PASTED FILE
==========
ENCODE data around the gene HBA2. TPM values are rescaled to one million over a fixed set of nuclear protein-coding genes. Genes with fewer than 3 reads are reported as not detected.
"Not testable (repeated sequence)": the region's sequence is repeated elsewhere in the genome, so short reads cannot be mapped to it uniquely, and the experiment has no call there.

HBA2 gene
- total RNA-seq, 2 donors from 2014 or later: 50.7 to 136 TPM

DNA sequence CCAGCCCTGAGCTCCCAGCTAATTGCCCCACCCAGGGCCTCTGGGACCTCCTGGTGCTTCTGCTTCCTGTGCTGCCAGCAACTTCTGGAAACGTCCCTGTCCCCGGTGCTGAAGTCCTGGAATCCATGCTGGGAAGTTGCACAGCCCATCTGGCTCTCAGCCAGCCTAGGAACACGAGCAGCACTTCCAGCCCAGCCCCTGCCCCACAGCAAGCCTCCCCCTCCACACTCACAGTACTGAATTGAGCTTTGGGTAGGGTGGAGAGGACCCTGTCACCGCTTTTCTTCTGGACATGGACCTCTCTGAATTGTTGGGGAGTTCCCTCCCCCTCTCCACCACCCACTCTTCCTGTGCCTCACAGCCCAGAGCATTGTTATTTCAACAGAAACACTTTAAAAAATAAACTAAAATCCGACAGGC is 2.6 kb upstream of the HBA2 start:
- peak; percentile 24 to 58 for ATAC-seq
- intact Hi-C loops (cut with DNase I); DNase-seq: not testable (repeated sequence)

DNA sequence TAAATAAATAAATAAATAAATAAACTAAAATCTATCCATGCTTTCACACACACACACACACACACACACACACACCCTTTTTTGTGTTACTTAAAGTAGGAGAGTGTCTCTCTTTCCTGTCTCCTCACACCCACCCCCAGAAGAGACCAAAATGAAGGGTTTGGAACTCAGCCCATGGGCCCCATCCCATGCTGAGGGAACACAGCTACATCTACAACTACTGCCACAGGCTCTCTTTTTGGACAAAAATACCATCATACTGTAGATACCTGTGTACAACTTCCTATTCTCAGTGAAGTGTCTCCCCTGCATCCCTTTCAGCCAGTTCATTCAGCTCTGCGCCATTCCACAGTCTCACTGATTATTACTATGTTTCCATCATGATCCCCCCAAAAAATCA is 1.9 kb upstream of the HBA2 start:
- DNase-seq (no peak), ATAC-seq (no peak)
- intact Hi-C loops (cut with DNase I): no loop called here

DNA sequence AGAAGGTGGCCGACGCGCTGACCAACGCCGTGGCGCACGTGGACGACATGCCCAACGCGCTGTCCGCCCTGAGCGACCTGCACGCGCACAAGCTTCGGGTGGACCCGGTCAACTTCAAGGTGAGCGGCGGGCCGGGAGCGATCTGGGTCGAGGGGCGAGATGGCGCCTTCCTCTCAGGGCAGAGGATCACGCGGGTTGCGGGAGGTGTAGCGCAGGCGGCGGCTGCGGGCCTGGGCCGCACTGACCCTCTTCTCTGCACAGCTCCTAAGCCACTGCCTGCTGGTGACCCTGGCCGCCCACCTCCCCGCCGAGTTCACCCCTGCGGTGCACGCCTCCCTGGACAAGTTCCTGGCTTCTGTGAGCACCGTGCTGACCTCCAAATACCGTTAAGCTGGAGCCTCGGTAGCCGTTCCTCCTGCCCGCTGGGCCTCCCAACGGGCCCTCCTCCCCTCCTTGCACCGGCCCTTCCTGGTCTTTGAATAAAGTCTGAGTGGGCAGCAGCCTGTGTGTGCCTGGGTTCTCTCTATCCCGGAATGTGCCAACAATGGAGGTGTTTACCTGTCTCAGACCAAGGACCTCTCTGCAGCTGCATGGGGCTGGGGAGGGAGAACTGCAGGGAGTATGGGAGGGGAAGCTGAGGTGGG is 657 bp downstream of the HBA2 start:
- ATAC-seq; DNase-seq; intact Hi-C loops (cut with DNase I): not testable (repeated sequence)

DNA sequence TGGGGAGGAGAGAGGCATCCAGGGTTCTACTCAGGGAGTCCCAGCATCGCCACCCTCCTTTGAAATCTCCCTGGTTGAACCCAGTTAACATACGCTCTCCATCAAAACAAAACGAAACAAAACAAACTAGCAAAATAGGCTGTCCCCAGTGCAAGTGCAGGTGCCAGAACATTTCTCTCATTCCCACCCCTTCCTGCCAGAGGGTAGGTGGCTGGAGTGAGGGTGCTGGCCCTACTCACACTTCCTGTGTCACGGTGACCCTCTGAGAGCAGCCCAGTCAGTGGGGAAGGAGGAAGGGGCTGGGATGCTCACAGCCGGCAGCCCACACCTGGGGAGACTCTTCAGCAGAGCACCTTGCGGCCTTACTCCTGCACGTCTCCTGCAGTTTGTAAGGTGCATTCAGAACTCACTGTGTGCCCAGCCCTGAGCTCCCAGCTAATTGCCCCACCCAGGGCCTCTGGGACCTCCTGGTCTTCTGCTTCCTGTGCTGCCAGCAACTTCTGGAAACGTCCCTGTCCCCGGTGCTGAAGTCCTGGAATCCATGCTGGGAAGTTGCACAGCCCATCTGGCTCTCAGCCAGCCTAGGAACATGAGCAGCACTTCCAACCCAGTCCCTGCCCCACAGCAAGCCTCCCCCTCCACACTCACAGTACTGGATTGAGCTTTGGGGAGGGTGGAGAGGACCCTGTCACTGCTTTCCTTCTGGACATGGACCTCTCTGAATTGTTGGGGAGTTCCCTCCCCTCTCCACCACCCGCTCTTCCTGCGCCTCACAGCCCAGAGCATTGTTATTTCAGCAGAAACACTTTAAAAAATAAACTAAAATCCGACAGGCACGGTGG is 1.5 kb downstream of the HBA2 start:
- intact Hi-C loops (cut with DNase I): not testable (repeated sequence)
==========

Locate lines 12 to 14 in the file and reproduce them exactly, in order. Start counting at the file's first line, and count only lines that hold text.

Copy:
- ATAC-seq; DNase-seq; intact Hi-C loops (cut with DNase I): not testable (repeated sequence)

DNA sequence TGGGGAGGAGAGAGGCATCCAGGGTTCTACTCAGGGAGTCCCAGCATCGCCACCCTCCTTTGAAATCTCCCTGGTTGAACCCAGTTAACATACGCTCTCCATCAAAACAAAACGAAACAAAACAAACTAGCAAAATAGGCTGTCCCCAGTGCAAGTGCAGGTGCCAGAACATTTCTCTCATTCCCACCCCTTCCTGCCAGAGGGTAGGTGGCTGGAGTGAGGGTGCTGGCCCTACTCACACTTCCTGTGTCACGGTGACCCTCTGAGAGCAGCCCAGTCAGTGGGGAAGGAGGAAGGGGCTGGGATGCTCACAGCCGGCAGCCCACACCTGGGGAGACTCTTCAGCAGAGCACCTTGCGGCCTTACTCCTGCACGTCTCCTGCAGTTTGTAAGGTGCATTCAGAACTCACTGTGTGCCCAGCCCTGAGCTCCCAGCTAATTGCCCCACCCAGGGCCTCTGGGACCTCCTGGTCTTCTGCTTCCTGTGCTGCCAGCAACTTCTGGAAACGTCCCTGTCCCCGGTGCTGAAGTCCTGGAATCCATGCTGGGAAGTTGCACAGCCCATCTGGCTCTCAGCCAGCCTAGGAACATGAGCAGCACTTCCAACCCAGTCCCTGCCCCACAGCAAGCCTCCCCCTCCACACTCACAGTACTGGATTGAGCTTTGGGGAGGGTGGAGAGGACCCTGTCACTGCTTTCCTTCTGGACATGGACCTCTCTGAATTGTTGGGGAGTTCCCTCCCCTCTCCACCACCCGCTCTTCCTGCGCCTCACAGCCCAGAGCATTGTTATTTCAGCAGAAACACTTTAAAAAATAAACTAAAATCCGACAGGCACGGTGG is 1.5 kb downstream of the HBA2 start:
- intact Hi-C loops (cut with DNase I): not testable (repeated sequence)